Recently I began reading a book called “Bending Toward the Sun” which was written as a Mother and Daughter Memoir. It was written through the perspective of a woman who recalled her survival during World War II. Similar to Anne Frank, her and her family were hidden in an attic for 3 years, except she survived it. She was hidden from the age of 5-8 years old and coincidentally, she was born in the same month and year as my own mother. (Maybe what made me continue reading…even after I realized how heavy a story it would include.) But it was during those 3 years in the attic, when she lost her mother.
Then from the ages of 9-11 years old, with her father and sister, she lived as a refugee throughout Europe until they were eventually sponsored by uncles and cousins to go to the United States. And also coincidentally, she entered New York in the same year as my mother as an immigrant. But her memories of the War were FAR more harrowing than any memories my mother may have had. Though I do remember, as a child, how horrible it had been to be a child during the depression when no one had anything…except their family.
The character in my book, Rita witnessed her father re-marry and eventually they all re-settled in Chicago wehre she finished high school and without any direction to attend college or pursue a career (now that her father was too busy working and her new stepmother too busy with two young sons of her own), Rita began a job, met a man and was married by 21 and eventually re-located with her husband to Los Angeles to raise her children in what we now know to be an example of Pleasantville, where everyone had a beautiful house with a yard and garden and everything was picture perfect.
Also in this book were photos of her on vacation with her handsome husband, photos that so reminded me of my own mother’s photos from when she was young and beautiful. By 23, she had given birth to her first daughter…and then another daughter and two years later she had a son.
And then the book changed to the perspective of her daughter recounting memories of her mother. Because Rita had been much younger than my mother was when her daughter was born (1960 vs. 1975), her memories of her mother as a child were of her mother in her late 20’s-early 30’s…a time when I did not know my own mother who was 38 before I had been born. But her memories describe a woman that looked similar to photos of my mother during the late 1960’s, when the Jackie Kennedy-Audrey Hepburn styles were very popular…two women my mother only told me about when I was a child.
This daughter of Rita’s, recounts her first day of kindergarten when she was afraid to leave her mother alone. Rita had survived the holocaust and had never even discussed it with her husband, much less less her 5 year old daughter. Yet, her daughter sensed that she needed to be protected. What a strange emotion to have at such a young age…something she mentions in her part of the memoir. And it was this that really struck me. I remember having heard the story of how on my first day of school, the bus driver, Frank came and carried me to the bus and how I never turned back…and how bad that had always made my mother feel. She stood in the window crying…until my 3 year old brother came and promised that he would play with her now that I was gone. (As though I was coming back in 6 hours!)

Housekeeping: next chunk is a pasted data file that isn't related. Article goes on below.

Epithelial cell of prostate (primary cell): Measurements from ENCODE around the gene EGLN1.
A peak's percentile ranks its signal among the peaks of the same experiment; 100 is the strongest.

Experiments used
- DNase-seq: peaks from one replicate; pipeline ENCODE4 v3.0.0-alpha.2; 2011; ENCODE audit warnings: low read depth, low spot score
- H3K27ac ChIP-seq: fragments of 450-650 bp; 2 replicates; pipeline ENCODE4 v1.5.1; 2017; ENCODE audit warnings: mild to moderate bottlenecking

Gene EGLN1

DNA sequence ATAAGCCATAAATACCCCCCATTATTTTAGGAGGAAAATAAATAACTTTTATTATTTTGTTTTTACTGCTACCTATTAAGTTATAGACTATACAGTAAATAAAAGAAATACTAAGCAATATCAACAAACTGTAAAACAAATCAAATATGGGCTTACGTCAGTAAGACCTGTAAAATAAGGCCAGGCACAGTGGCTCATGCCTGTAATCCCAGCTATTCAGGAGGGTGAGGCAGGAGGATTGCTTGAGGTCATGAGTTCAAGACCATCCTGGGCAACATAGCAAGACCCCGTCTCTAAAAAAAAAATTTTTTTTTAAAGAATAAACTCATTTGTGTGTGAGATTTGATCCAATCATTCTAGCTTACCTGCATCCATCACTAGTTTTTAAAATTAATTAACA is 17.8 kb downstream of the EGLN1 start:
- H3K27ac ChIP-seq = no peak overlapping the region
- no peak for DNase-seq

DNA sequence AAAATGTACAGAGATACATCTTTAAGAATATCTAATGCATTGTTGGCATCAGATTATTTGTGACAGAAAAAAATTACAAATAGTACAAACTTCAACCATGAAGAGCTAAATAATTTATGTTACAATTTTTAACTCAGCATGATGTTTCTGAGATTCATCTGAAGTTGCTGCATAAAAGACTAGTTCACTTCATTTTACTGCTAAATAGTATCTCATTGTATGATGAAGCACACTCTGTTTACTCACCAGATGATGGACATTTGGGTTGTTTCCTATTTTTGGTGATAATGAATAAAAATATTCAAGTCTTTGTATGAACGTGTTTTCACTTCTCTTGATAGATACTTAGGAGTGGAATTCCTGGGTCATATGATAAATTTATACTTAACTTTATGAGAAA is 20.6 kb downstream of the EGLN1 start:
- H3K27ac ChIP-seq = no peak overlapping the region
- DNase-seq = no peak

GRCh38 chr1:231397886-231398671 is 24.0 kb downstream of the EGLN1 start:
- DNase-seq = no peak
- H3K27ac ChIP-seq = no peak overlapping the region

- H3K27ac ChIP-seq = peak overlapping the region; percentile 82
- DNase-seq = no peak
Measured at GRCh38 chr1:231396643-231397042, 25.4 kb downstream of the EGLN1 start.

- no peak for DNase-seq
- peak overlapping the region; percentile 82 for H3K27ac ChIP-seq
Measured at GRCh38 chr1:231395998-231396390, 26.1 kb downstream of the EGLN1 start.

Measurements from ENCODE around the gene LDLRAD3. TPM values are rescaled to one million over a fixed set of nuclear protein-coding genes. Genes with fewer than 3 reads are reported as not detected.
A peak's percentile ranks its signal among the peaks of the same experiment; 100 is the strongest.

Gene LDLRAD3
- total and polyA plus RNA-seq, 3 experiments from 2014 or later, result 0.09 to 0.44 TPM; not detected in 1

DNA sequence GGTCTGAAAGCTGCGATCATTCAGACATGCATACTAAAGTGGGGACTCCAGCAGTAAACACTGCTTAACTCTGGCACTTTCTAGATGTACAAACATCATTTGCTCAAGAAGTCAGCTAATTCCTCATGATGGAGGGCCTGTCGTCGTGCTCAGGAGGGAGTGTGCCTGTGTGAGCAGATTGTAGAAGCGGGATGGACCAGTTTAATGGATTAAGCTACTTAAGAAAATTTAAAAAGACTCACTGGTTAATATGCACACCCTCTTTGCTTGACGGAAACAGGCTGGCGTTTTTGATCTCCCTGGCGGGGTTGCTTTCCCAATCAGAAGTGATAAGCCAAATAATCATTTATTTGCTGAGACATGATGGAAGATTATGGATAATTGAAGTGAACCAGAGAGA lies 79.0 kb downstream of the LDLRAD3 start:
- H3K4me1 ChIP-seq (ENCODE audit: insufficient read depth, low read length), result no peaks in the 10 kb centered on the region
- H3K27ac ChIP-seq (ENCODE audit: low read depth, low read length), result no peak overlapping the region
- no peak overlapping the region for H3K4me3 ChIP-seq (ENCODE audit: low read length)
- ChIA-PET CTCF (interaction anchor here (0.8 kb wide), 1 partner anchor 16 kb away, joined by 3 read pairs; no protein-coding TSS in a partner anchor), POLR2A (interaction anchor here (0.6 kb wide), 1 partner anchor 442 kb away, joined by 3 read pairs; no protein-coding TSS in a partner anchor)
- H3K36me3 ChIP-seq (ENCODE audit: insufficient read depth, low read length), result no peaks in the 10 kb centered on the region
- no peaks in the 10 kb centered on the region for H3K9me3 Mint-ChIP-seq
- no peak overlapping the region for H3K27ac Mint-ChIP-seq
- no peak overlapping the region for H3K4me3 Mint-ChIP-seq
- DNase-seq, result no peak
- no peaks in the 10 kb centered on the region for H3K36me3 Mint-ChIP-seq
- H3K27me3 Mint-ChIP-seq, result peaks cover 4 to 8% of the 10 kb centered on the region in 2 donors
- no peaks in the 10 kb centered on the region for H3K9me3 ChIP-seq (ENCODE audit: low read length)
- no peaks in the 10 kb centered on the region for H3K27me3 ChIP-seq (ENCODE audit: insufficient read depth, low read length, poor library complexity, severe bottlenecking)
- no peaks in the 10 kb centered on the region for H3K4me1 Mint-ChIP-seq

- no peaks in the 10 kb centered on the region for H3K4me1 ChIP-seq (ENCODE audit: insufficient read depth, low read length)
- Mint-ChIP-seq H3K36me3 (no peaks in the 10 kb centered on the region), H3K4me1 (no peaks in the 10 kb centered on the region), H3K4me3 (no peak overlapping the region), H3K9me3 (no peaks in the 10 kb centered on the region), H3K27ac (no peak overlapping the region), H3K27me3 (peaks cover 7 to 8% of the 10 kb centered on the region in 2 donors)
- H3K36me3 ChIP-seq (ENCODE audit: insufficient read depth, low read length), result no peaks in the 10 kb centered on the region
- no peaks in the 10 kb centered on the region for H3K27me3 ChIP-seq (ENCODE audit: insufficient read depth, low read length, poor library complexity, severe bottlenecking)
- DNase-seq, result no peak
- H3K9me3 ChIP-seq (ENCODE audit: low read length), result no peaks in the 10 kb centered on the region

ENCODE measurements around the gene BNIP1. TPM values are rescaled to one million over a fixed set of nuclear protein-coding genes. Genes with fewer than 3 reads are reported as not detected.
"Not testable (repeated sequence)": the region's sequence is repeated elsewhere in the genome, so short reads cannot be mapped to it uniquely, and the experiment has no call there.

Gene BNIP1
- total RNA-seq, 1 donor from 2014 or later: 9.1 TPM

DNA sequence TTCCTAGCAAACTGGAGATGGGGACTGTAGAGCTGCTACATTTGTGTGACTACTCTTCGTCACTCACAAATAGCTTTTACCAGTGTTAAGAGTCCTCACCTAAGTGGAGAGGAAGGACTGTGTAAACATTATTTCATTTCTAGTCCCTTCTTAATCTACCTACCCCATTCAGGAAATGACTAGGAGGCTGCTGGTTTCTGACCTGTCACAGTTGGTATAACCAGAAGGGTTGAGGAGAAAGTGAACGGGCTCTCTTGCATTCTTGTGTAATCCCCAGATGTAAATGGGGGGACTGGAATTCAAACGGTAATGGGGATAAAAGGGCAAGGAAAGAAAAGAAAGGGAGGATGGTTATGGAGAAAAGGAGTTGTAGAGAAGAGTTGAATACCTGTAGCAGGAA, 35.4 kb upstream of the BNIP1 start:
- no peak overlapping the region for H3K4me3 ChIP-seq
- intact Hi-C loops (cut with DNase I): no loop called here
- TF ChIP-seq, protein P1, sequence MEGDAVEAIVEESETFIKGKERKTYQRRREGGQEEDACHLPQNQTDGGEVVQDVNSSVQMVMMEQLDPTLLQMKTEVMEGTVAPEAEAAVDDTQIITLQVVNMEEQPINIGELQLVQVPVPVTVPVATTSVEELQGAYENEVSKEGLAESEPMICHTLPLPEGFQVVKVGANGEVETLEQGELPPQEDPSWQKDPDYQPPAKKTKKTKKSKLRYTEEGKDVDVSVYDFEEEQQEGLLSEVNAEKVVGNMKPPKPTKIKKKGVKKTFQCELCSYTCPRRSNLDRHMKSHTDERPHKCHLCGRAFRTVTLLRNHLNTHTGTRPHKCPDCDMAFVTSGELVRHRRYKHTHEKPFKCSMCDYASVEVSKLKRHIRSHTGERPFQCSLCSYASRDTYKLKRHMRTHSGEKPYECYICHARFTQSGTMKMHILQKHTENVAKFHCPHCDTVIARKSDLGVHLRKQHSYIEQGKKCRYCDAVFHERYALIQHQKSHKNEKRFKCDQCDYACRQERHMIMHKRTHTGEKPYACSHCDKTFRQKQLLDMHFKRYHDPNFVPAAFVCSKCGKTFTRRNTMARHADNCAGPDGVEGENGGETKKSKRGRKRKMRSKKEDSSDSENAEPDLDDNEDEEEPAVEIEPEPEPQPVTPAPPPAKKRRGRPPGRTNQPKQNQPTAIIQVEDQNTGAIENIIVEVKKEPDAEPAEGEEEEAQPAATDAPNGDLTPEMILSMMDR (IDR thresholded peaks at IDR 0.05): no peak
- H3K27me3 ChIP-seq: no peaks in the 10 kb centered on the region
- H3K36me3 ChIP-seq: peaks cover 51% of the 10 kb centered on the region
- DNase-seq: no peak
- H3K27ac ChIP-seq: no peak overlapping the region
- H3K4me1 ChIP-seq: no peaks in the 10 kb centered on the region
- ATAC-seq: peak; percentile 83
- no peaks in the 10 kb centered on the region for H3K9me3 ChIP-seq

I continued reading…I reflect on how this memoir was written by a woman who eventually did recognize the needs of her mother…while I had been raised to be brave and strong…as I sat in the park alone and cried and cried. I am sure that mothers, especially during the 1960’s & 70’s wanted their daughter’s to be strong and brave and independent…heart of the feminist period when education was more readily available to woemn than it had been for them. Both Rita and my mother graduated from high school in 1955…except my mother went to secretary school (something she despised having had to do over art school) while Rita just took a job as a receptionist.
Again, my memories of my mother’s childhood were not told in secret or over tears as they were about poor Rita. I heard stories my mother having laughed all the way through science class with her own friend, also named Rita. While Rita’s daughter heard stories while hiding outside the living room during a visit from cousins who had also been in that attic during the war. An experience that verified her daughter’s strange emotion to always want to protect her mother and never having wanted her mother to imagine that she could ever live without her. Deciding that she must have been right in how protective she had always been of her mother.
So is that what I did wrong? As I grew up under my mother’s purview…and demonstrated to her (also an emotion I can not explain because no one ever actually told me to be the fierce tiger I became…certainly something that I must have also inherited). But had I not convinced my mother that I could survive without her, might she have stayed? Had I demonstrated to her how much help I still needed with life after 30, would she have fought harder to stay alive? Without allowing herself to die peacefully with the knowledge that I was always going to land on my feet? Had I made her feel as though I did not need her anymore? I remember her asking herself the same question about her father (my amazing grandfather)…she feared that we might have made him feel as though we had not needed him anymore either.
Or can I turn it all around and think that I allowed her to die in peace while patting herself on the back for having accomplished what she had always meant to…believing that she had made me into someone who could live this life without her guidance and council? Or can it just depend on how I feel that day…because right now I feel like I may have let her go.
I hope that this book lightens up…or else I might be back here crying again tomorrow with a new perspective on life.